Ben was willing to be my first remote playtester, so we opened a Google Meet chat and sat down to play. It went well, and I was thrilled that I now have a new avenue of introducing the game to friends, and getting more feedback without burning out too many people. Thanks Ben! Now I’m lining up games with friends in Florida, Virginia, Colorado, Missouri, and Nebraska. Hopefully they’ll like it, they’ll have some good suggestions, and Hexteria will continue to edge closer to being a marketable game.
So I’m revitalized in my hobby, and excited to move forward. It reminds me of this quote:
In a few months, I hope to put on my marketing hat and create the Kickstarter campaign that’ll introduce it to the world and maybe get a hundred or so people to buy the game. Fingers crossed!
It’s been a few months since my first “beta” version of Hexteria was released. And by “released” I mean “printed so I have a copy of my own game”. Since then, I’ve played it many more times with various groups, and even printed larger versions of the hex tiles (which are way better, albeit way more expensive). Now that I’ve kind of exhausted my local group of gaming friends, I need a way to play remotely with others.
Enter Tabletop Simulator, an online gaming engine that basically allows you to upload board game “assets” and sit at a virtual table with other people to play a game. As long as you have the assets for a game– the board, pieces, counters, whatever– you can slide them around on the table as if you were really sitting with someone. I’ve never actually played anything on Tabletop Simulator, but it’s a popular platform and many people recommend it as a way to playtest new games. So I spent this afternoon creating and uploading all the pieces for Hexteria, until I finally had everything sitting on the “table”.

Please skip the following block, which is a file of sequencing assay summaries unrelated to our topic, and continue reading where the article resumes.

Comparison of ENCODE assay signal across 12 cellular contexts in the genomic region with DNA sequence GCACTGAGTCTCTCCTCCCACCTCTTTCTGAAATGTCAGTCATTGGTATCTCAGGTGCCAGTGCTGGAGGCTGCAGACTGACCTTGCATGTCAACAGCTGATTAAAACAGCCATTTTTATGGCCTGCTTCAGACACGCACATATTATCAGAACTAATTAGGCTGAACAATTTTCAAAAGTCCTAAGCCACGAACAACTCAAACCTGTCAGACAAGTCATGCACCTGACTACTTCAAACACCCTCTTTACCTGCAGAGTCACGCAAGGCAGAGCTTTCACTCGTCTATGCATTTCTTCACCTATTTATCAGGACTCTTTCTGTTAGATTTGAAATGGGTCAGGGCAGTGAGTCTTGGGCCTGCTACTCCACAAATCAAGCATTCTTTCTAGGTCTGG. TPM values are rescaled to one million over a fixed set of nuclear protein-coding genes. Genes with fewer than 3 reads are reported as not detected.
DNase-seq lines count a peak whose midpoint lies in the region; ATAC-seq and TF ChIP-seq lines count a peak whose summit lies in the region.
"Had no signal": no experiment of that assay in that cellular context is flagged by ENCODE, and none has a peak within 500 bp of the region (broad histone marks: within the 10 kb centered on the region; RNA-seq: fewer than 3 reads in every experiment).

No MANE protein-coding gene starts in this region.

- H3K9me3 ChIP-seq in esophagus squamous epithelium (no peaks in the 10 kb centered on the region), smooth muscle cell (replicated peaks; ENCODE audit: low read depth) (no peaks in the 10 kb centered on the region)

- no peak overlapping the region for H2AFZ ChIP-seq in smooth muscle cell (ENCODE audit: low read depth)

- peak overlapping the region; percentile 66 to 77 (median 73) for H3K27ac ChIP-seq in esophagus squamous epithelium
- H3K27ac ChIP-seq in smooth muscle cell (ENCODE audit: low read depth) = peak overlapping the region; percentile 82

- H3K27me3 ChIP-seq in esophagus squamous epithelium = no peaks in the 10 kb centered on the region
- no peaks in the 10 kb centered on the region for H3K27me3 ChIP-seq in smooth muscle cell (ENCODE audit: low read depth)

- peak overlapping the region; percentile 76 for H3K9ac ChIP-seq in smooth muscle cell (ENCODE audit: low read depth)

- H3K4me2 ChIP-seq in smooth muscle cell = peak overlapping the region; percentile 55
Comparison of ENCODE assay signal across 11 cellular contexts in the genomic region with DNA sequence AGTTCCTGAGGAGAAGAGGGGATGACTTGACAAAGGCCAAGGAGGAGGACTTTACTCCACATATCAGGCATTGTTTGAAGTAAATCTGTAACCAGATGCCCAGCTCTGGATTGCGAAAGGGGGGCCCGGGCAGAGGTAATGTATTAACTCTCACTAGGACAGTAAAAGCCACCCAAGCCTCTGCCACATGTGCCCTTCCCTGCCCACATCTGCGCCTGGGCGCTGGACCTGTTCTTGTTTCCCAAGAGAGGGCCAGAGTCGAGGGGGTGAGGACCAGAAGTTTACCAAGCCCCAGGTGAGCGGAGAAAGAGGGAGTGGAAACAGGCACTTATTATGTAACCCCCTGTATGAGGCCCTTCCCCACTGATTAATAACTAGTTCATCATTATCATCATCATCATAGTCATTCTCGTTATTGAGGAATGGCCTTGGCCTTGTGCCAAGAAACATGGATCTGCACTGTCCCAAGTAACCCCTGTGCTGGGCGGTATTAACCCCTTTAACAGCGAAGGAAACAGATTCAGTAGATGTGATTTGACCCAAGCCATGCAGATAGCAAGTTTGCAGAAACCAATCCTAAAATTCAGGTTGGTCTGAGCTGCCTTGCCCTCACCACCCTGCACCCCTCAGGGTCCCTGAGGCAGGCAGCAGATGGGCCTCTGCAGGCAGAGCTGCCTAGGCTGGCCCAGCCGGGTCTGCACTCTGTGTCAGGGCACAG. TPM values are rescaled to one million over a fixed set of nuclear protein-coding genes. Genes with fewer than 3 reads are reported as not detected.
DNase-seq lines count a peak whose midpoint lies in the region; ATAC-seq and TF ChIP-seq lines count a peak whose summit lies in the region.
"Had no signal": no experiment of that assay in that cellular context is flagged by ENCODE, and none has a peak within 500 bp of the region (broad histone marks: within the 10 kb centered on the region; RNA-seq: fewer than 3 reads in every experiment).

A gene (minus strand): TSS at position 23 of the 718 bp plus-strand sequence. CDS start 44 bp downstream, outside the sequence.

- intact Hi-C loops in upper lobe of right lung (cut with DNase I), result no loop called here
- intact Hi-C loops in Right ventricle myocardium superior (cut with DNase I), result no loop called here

As far as I can tell, it should be possible to jump online with some friends, explain the rules, and move all the pieces around as if we’re playing. I’m excited to see how it goes!
Well, I’m officially a grandpa. Although I usually think of myself as “just over 25”, apparently I’m old enough to have a grandson. He arrived this afternoon.
Everything went well– as well as these kinds of things can go. Pregnancy and birth are always amazing to me because there are so many things that could go wrong, but most of the time it’s all fine. Here are the proud parents:
Alex called us in the evening and we chatted for a bit. He showed us a video of the little guy, who was doing what new babies do best: sleeping.
It’s pretty exciting to add another member to the family, and Pepper and I are excited to head down to visit in a couple of weeks. In the meantime, we’re imagining what Alex is going to look like as he holds a baby… because I don’t think he’s ever held a baby before this. But I know he’ll figure it out, and he and Kaitlyn will make great parents.
Most Saturday mornings involve online board games with the Magnificent Seven. We had a marathon session today, crunching through a full game of Terraforming Mars (about 2.5 hours) and then three games of Sparts (another 2.5 hours). So I didn’t finish until early afternoon. Then I checked in with Kyra, and we played three games of Dominion for an hour.
It’s a lot of fun to combine video chats with board games, and hang out with my friends and my girl for hours and hours. Yay internet!